SSH Diagram

  1. Establish a secure connection

    The client and server negotiate to establish a shared key and cipher to use for session encryption, and a hash to use for data integrity checking.

  2. Authenticate the server

    Server authentication enables the client to confirm the identity of the server. The server has only one chance to authenticate to the client during the authentication process. If this authentication fails, the connection fails.

  3. Authenticate the client

    Client authentication enables the server to confirm the identity of the client user. By default, the client is allowed multiple authentication attempts. The server and client negotiate to agree on one or more authentication methods.

  4. Send data through encryption session

    Once the encrypted session is established, all data exchanged between the SSH server and client is encrypted.

  5. A channel is created and a terminal emulation using the terminal type specified in the configuration dialog box is started

    Users now have secure remote access to the server and can execute commands through the secure channel.

More information

SSH Authentication Options

You can enable authentication in two ways; interactively using the Design Tool or using model variables in the Session Server and Design Tool.

To authenticate using model variables, see Using Model Variables for SSH Authentication. This is the preferred option.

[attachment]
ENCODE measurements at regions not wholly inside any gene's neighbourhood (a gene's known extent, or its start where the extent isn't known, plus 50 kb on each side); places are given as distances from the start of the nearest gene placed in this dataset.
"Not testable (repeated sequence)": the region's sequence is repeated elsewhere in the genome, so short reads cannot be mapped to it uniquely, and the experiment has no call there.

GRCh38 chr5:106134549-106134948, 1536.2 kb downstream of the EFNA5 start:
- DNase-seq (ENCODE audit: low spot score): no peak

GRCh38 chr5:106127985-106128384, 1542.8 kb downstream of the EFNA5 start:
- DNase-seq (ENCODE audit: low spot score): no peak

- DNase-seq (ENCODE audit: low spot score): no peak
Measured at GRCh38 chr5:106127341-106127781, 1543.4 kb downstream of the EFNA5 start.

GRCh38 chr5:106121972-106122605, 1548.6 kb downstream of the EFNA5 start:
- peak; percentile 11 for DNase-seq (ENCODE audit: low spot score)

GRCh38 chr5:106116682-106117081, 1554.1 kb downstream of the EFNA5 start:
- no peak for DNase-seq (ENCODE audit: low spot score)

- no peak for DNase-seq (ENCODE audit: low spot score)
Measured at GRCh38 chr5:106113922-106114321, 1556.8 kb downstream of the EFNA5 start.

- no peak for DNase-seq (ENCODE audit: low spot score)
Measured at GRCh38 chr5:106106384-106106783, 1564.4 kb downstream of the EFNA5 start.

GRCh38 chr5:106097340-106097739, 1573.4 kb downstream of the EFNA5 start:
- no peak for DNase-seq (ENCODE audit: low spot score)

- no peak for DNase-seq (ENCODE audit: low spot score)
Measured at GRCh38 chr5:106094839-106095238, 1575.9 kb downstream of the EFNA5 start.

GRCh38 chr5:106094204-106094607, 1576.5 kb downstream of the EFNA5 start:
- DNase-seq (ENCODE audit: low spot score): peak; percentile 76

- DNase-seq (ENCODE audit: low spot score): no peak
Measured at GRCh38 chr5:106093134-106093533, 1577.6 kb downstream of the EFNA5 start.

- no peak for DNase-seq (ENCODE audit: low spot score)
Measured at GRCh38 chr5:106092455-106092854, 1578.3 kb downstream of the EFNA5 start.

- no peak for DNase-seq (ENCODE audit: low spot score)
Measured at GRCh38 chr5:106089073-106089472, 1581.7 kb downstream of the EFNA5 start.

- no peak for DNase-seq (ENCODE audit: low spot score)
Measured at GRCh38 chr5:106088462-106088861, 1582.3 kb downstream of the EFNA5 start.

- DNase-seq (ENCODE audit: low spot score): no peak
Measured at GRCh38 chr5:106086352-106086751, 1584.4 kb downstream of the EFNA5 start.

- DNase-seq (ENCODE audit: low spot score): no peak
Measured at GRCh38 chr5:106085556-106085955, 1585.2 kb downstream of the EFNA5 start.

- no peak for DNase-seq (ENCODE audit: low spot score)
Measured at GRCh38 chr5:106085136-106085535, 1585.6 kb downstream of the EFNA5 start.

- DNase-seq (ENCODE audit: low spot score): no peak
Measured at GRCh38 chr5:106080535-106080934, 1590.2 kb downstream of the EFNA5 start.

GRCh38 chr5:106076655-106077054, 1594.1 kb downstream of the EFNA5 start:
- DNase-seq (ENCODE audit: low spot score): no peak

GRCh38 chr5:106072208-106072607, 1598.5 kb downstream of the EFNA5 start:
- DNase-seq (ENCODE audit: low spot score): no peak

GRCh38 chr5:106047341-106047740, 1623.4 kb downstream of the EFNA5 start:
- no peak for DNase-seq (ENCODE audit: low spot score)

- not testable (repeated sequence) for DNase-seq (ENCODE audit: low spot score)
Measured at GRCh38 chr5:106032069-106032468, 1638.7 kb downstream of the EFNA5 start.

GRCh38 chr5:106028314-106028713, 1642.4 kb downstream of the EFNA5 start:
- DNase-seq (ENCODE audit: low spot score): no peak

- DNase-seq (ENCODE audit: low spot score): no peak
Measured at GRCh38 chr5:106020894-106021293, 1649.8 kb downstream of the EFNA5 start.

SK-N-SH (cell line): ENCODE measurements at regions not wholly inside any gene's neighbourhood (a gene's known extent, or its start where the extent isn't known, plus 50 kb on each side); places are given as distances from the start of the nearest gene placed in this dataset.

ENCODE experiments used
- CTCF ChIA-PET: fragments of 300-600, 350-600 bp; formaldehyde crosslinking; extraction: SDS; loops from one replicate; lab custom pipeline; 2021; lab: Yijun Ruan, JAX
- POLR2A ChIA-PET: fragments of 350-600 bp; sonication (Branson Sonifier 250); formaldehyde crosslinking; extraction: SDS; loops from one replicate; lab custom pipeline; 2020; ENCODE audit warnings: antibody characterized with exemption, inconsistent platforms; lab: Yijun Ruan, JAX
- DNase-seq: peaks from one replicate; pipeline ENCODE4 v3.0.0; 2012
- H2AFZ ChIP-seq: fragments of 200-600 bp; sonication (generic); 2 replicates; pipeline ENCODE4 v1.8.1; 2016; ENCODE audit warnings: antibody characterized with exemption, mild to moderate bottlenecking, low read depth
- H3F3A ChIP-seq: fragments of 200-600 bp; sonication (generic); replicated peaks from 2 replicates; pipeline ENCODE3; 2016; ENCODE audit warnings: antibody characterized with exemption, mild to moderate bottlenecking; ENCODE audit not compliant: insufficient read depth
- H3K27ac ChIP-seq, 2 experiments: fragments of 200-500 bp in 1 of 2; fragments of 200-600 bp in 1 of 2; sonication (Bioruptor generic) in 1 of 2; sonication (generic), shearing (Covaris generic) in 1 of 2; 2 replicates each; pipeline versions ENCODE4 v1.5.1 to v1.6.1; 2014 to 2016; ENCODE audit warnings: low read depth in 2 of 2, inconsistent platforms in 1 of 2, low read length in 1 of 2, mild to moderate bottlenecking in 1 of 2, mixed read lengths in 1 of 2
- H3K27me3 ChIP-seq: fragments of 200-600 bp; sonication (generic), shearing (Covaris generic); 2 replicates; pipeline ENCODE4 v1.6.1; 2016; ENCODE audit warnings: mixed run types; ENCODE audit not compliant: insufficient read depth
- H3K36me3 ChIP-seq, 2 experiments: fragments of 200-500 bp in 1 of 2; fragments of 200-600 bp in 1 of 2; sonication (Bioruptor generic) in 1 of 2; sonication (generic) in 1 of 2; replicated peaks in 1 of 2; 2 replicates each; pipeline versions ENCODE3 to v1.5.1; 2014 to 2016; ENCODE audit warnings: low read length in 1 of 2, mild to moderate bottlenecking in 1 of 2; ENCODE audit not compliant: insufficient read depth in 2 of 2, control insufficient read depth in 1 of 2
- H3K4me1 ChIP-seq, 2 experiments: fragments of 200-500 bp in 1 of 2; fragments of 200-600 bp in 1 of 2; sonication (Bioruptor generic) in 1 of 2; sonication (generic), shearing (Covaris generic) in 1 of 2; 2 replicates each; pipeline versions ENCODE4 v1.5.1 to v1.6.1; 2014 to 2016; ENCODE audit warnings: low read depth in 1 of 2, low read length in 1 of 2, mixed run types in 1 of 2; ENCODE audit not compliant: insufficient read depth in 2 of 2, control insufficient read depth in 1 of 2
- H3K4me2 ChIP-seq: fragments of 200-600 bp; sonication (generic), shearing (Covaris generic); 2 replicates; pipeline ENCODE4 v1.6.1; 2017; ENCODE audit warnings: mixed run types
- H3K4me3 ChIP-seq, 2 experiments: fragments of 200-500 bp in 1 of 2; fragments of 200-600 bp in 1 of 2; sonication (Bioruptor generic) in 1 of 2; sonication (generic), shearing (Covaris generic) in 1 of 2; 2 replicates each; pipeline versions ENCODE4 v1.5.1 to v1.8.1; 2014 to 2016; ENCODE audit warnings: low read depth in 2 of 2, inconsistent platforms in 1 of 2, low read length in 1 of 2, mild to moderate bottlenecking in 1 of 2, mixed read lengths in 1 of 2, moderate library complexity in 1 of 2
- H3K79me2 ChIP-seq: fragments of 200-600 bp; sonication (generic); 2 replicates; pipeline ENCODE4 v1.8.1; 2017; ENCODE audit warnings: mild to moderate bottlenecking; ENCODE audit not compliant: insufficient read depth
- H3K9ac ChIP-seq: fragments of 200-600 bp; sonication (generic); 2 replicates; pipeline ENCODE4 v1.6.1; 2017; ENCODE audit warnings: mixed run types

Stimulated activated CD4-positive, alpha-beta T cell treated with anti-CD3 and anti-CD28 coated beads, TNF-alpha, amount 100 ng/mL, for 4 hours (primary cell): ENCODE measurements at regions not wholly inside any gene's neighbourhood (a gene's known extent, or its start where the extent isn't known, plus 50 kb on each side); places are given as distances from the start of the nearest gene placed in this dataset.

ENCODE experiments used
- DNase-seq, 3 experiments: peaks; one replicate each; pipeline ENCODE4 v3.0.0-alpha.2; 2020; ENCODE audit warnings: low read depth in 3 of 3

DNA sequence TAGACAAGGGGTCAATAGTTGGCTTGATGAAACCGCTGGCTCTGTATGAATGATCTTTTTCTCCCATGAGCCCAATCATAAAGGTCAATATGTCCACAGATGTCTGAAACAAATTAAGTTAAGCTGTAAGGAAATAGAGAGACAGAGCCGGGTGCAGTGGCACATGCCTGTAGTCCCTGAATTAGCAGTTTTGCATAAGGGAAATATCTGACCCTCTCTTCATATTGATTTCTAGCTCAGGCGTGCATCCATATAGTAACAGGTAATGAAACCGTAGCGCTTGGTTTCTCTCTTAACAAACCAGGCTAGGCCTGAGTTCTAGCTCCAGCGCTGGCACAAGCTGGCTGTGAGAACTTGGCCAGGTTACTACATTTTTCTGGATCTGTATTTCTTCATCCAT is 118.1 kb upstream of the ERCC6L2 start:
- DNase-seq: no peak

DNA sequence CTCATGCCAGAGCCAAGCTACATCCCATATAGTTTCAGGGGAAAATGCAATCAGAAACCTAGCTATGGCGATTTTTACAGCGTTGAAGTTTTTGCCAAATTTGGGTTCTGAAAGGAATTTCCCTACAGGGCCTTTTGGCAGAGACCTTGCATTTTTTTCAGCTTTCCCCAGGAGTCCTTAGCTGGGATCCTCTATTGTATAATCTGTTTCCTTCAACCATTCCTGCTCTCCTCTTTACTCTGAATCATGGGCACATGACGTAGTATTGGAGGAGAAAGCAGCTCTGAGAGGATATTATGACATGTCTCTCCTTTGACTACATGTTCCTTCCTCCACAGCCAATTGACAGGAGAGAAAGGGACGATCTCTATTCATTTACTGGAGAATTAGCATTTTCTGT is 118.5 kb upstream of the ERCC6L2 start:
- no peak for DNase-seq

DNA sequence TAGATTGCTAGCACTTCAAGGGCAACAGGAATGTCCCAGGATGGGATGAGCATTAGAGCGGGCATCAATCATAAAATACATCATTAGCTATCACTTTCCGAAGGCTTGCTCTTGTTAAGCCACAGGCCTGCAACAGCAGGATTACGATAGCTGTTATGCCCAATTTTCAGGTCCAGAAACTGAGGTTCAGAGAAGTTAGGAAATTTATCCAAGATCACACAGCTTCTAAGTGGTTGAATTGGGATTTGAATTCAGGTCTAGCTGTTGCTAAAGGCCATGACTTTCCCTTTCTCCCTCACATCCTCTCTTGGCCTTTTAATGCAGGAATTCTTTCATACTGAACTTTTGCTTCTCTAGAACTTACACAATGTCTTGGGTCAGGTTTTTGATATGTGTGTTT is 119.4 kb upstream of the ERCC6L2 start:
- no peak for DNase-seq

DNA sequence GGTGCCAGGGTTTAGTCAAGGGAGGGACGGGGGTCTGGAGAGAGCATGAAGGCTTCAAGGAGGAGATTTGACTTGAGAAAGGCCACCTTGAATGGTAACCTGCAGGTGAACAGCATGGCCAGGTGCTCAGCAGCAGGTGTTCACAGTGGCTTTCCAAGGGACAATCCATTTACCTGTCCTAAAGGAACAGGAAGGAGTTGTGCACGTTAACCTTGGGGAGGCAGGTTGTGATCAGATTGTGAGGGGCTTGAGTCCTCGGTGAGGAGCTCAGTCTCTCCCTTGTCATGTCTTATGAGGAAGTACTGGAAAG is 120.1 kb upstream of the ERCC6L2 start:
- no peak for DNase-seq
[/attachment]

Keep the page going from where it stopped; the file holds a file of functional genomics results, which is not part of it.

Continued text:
If you have not configured authentication using model variables in the Design Tool, you are prompted to specify the authentication values:

  • Password

    Specify the login username and password for that user on the SSH server host. The password is sent to the host through the encrypted channel.

  • Public key and Private key

    SSH Authentication

    Specify the username, passphrase, and location of the public and private key files.

    Relies upon public/private key pairs. Public keys and private keys are pairs of cryptographic keys that are used to encrypt or decrypt data. Data encrypted with the public key can only be decrypted with the private key; and data encrypted with the private key can only be decrypted with the public key.

To configure public key authentication, each client user needs to create a key pair and upload the public key to the server. If the key is protected by a passphrase, the client user is prompted to enter that passphrase to complete the connection using public key authentication. Public keys are not sensitive information and may be known to anybody, whereas the private key is protected very carefully by a strong passphrase.


If you are using utility ssh-keygen to create the private and public key for SSH, be aware that the newer ssh-keygen versions default to an OpenSSH format to generate private keys. This is not supported by VHI. The public/private key pair must be in PEM format. Verify that the header of the private key contains the text, RSA PRIVATE KEY. You can convert keys with OpenSSH private key format using ssh-keygen to the old PEM format. Use the command ssh-keygen -m PEM -t rsa to generate the files id_rsa and id_rsa_pub in the correct format.

  • SSH Agent

    Specify the username.

    SSH agent is a program to hold private keys used for public key authentication (ECDSA, RSA, DSA). Host Integrator connects to the agent for authentication.

The SSH agent:

  • Stores keys securely in encrypted form
  • Enables you to only specify a username when connecting using SSH. Host Integrator connects to the SSH agent, and the agent takes care of the needed authentication. You do not have to specify a password, key, or passphrase.

If you plan to authenticate using public keys, before you configure Host Integrator: